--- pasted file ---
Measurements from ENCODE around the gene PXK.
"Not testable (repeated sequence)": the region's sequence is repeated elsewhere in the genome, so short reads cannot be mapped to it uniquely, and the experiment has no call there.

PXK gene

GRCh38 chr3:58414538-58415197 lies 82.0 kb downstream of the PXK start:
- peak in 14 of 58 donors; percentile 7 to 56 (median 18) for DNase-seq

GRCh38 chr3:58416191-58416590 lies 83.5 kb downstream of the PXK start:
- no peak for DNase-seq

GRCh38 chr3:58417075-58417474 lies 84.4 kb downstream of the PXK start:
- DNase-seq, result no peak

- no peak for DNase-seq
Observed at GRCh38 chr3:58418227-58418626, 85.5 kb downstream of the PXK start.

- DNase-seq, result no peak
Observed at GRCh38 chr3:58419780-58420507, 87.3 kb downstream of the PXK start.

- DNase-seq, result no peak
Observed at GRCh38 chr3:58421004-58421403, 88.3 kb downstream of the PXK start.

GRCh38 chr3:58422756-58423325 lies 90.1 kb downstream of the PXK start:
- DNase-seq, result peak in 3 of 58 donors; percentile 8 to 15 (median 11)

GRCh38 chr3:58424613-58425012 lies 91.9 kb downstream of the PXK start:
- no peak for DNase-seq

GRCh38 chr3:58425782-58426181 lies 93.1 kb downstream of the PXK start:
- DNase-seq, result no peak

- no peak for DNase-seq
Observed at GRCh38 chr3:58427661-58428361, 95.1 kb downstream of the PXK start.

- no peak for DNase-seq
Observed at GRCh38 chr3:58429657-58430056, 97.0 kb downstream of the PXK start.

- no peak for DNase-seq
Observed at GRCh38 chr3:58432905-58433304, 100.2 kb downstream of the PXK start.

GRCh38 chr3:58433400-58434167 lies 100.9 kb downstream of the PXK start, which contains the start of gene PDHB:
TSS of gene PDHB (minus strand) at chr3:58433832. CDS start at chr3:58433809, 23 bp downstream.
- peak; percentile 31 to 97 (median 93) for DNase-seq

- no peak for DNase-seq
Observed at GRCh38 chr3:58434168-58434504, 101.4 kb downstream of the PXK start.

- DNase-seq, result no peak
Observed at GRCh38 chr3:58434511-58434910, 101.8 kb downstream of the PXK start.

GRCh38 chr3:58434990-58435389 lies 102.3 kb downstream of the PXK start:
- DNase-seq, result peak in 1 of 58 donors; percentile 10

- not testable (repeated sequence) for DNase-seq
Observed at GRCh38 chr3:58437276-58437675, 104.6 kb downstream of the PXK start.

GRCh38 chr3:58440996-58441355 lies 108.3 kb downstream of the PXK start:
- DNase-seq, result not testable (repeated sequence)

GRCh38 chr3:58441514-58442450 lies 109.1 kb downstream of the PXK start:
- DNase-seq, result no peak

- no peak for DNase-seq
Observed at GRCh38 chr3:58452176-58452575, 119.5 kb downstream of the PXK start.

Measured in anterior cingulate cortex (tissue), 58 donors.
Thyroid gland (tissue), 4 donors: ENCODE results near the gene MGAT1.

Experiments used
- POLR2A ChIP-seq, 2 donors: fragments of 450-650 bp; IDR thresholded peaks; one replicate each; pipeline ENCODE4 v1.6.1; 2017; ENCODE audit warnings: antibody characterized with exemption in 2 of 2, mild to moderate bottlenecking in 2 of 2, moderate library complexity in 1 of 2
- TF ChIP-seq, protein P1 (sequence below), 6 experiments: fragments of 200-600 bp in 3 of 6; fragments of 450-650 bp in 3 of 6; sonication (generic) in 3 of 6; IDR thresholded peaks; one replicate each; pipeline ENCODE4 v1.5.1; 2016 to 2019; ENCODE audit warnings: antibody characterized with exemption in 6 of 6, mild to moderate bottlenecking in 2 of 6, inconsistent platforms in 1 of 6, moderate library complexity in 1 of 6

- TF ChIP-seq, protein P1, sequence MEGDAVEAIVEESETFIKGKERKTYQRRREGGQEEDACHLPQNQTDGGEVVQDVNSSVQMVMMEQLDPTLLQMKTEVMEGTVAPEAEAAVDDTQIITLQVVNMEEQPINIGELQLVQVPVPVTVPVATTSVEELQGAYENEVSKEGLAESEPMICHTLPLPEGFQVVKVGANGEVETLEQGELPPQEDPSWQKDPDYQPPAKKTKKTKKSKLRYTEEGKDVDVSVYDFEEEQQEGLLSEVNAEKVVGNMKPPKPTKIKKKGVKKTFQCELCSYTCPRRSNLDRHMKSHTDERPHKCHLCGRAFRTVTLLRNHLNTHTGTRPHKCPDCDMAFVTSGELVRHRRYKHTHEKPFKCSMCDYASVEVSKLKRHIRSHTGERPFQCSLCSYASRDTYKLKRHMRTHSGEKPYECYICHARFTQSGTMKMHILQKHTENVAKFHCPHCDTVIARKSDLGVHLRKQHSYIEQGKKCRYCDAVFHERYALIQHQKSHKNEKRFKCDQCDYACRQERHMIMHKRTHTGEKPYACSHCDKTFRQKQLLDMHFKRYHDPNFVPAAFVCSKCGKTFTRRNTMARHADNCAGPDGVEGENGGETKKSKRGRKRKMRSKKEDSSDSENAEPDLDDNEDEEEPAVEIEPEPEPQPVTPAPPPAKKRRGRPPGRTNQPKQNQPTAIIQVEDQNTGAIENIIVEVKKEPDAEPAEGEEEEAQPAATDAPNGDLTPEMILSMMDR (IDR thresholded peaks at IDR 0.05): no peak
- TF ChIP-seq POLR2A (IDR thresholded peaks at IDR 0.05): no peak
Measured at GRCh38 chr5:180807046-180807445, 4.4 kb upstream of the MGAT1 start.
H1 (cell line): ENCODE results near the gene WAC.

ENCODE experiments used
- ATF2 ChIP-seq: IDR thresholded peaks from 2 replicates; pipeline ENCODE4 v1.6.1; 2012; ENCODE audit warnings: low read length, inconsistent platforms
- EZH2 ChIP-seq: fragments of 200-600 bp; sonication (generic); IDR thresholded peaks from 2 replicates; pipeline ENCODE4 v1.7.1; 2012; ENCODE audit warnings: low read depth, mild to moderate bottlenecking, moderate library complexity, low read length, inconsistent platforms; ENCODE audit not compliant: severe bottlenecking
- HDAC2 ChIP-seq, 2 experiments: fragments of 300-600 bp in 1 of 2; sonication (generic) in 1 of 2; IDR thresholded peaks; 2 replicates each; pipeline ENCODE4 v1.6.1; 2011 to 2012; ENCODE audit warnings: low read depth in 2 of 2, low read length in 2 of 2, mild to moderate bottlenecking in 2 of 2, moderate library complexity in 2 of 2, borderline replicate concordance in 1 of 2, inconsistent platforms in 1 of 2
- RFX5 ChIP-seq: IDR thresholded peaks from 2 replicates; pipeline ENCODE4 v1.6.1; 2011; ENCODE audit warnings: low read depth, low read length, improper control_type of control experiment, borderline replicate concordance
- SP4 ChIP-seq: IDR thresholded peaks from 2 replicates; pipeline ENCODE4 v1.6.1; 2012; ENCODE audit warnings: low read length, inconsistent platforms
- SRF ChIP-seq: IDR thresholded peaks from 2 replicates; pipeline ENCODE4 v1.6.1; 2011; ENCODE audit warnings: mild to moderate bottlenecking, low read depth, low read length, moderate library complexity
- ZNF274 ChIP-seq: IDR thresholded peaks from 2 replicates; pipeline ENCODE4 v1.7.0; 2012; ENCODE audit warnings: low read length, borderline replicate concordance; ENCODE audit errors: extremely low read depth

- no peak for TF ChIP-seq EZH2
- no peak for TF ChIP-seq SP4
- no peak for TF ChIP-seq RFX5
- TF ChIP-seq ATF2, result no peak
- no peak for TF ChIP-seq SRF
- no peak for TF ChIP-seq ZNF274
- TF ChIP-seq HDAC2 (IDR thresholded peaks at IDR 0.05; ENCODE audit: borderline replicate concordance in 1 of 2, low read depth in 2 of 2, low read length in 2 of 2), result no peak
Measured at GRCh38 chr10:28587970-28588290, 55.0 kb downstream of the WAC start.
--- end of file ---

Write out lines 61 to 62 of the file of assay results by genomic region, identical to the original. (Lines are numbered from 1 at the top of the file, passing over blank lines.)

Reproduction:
- ZNF274 ChIP-seq: IDR thresholded peaks from 2 replicates; pipeline ENCODE4 v1.7.0; 2012; ENCODE audit warnings: low read length, borderline replicate concordance; ENCODE audit errors: extremely low read depth

- no peak for TF ChIP-seq EZH2